Opening up the Statesman-Journal today, I was deeply impressed with the wisdom of a letter to the editor about Measure 37. Then I saw the letter writer’s name and exclaimed, “I know that guy!” In fact, he was me.
Just to give the conspiracy theorists over at Oregonians in Action something to chew on while they’re waiting for the next check from the Asphalt Manufacturers of America to roll in, yes, 1000 Friends of Oregon put me up to this.
I got a phone call from a 1000 Friends staffer who said that Laurel or I should write a letter to the editor because we’re familiar with the nasty effects a Measure 37 claim near us would have on our neighborhood. I was happy to comply.
1000 Friends of Oregon is near and dear to my heart right now, as it should be for everyone who wants to keep our state from being southern Californiaized.
Still, I’ll agree that Oregon’s land use laws have become somewhat unbalanced. For example, there are too many restrictions on property owners who want to build a home on marginal farmland. But the solution to this lack of balance isn’t to tilt way in the opposite direction, as Measure 37 does.
In the course of looking for a Statesman-Journal online link to my letter, I noted some comments from people about the judge’s decision to strike down Measure 37. One made particularly good sense to me because it focuses on the theme of fairness that I also emphasized:
To all that are aghast at the recent ruling regarding Measure 37, consider the following. You own an upscale resort, one in which you have spent time and money to develop. You are heavily in debt to start the operation but business is good. The natural beauty of Oregon is available to all through your resort. You are booked solid through the high season and able to stay busy when others are slowing down.
With the changes allowed by measure 37, a neighbor of adjoining property comes along and knows that everyone loves his favorite style of bacon and ham. He has always wanted to become an agricultural giant but the right conditions have not been present. Suddenly, his financial status, property ownership and market conditions are perfect for him to start a huge pig farm next door to your resort.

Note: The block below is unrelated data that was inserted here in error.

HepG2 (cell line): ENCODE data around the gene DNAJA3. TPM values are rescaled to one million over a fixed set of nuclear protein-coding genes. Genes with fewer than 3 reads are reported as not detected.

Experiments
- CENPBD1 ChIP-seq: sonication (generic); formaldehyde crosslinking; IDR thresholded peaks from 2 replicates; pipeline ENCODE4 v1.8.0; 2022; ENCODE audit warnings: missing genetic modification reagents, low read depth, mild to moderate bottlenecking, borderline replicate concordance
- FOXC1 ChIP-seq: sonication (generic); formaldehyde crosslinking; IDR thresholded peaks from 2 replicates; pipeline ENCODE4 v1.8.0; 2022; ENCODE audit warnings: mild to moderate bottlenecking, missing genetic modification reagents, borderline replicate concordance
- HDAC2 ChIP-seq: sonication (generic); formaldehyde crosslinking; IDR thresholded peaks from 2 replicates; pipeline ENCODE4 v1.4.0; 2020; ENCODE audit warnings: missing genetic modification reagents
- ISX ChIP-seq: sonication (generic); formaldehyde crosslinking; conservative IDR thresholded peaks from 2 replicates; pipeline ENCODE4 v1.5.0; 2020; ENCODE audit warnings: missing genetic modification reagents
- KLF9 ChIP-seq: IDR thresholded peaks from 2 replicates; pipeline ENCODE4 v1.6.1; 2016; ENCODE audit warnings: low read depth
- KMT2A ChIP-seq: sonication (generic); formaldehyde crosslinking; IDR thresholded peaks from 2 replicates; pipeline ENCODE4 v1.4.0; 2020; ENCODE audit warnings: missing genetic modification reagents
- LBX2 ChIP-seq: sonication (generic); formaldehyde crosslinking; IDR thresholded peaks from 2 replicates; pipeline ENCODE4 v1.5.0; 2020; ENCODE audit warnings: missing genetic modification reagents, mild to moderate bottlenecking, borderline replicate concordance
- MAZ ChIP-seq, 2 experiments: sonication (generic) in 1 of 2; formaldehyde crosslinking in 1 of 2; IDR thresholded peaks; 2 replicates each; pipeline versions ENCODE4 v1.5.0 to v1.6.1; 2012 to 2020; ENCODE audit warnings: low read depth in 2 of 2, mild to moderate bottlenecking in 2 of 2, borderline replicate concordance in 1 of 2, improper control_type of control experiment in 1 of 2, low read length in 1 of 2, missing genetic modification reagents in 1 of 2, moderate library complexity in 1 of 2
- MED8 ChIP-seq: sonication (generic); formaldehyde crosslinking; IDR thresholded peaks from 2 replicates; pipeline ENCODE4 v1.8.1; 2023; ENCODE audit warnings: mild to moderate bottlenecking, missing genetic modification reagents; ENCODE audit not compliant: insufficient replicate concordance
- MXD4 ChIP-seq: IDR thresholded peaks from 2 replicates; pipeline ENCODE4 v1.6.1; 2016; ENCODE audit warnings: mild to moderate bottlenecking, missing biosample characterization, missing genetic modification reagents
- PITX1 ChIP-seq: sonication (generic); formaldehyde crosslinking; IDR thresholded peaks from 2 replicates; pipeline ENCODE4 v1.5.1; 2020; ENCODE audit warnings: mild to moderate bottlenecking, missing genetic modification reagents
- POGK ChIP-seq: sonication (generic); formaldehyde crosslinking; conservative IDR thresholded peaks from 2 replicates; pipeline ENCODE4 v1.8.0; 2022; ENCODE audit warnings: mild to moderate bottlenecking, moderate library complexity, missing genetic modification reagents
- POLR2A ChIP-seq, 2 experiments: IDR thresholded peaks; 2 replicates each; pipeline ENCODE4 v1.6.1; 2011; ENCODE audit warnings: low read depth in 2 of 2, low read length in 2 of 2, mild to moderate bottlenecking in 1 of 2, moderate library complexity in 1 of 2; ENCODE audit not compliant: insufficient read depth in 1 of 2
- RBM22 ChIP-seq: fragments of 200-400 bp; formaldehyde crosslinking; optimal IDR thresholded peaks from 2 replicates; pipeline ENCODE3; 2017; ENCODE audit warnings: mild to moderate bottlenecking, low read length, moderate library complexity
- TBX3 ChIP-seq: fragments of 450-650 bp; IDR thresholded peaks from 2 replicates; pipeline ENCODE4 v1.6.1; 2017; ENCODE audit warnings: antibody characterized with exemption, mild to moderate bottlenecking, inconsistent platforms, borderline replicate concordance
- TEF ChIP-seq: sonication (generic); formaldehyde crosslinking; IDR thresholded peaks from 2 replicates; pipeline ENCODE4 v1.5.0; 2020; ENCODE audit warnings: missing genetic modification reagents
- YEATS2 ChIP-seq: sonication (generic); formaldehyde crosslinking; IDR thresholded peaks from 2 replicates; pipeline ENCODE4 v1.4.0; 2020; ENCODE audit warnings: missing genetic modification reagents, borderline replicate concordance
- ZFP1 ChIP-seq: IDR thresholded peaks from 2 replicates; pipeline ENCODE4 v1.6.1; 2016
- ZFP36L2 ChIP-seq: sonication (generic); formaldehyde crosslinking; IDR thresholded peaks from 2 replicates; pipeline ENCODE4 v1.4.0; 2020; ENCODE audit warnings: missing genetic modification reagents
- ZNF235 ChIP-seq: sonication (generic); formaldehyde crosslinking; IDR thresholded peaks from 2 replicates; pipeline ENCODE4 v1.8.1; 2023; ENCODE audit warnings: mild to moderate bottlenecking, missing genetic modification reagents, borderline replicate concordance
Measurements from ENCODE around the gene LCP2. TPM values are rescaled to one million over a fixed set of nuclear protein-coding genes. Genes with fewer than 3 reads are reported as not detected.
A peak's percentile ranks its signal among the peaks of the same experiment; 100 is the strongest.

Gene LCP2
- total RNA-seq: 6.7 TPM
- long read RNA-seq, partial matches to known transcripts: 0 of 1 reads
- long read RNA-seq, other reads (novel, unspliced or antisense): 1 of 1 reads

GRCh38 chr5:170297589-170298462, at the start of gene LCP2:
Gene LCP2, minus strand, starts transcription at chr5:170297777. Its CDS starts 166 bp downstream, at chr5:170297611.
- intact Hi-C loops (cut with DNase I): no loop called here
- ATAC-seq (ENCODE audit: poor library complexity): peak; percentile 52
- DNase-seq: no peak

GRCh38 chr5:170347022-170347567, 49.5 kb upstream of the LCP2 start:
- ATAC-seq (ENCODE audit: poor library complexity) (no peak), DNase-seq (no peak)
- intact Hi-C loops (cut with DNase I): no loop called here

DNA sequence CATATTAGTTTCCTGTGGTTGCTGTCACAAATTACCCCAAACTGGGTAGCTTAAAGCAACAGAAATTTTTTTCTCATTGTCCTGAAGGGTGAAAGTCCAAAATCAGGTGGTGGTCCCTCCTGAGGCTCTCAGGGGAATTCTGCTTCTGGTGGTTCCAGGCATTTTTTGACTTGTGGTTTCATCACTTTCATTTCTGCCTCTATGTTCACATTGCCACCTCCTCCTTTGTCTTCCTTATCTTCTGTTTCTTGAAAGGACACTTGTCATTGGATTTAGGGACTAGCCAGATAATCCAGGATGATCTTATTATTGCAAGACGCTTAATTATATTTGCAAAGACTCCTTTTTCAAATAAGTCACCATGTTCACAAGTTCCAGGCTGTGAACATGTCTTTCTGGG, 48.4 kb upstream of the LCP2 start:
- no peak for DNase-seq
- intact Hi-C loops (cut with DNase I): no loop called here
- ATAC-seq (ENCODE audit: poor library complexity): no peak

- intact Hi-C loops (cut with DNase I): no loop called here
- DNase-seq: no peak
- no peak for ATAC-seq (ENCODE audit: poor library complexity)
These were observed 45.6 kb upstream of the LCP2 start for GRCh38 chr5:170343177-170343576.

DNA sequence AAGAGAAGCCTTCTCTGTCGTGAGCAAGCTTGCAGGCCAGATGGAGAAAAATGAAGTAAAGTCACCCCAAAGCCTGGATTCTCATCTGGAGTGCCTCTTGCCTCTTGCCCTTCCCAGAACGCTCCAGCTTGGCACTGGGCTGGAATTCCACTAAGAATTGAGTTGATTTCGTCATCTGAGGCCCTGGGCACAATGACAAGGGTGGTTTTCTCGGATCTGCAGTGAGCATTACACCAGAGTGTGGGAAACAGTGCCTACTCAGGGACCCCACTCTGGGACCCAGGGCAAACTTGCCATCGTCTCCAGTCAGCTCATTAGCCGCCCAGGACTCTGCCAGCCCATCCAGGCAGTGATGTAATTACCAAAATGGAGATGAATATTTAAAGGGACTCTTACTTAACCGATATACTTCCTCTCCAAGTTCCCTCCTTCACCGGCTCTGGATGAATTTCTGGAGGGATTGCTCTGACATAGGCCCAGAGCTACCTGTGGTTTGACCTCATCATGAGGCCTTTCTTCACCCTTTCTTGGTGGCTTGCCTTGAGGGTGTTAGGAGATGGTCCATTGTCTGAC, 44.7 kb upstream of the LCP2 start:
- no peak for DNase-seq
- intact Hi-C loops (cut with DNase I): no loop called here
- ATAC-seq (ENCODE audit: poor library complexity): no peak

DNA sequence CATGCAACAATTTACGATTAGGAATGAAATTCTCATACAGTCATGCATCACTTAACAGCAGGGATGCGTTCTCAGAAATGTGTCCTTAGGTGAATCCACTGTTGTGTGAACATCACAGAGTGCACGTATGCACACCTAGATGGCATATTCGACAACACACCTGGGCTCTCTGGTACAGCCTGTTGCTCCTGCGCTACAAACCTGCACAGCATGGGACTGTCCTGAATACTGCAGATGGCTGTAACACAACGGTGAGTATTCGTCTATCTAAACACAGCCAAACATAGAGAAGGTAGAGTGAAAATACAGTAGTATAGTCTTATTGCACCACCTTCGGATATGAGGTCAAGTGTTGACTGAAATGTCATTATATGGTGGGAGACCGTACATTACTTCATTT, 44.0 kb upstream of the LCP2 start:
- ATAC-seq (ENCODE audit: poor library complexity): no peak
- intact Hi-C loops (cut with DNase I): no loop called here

This operation will be total, from birth of the piglet, to shipping packaged first class meat products to the worlds market. It will run 24 hours a day, 7 days a week. Someone has to feed and care for the critters. If you have never smelled a pig farm, it would be best to say you would enjoy being downwind from any paper plant in the Northwest compared to the odor from a hog production facility.
The only solution under measure 37 is for the local government to stop the farm and pay for the value of the property. After all, your resort was there first. Will this ever happen? Not in Oregon, not in this century, not in our grandkids lifetime. So we have serious questions of compatibility.
We have a system of government in which problems are solved. When a solution is reached some are happy, some are not. Our government and the Constitution from which it functions allow for fairness of issues. Because the majority thinks it is right has many times been proven to be unconstitutional. I for one applaud judges who study the law and can keep our society focused regardless of the ideas that some develop.
After all, it sounds neat to allow everyone to do what they want, when they want. And if government does not like it, it can pay me. Forgotten is the fact that the government is the people, ALL THE PEOPLE, of this state. The law has to be fair to all.
--Clint, 60, Retired, Medford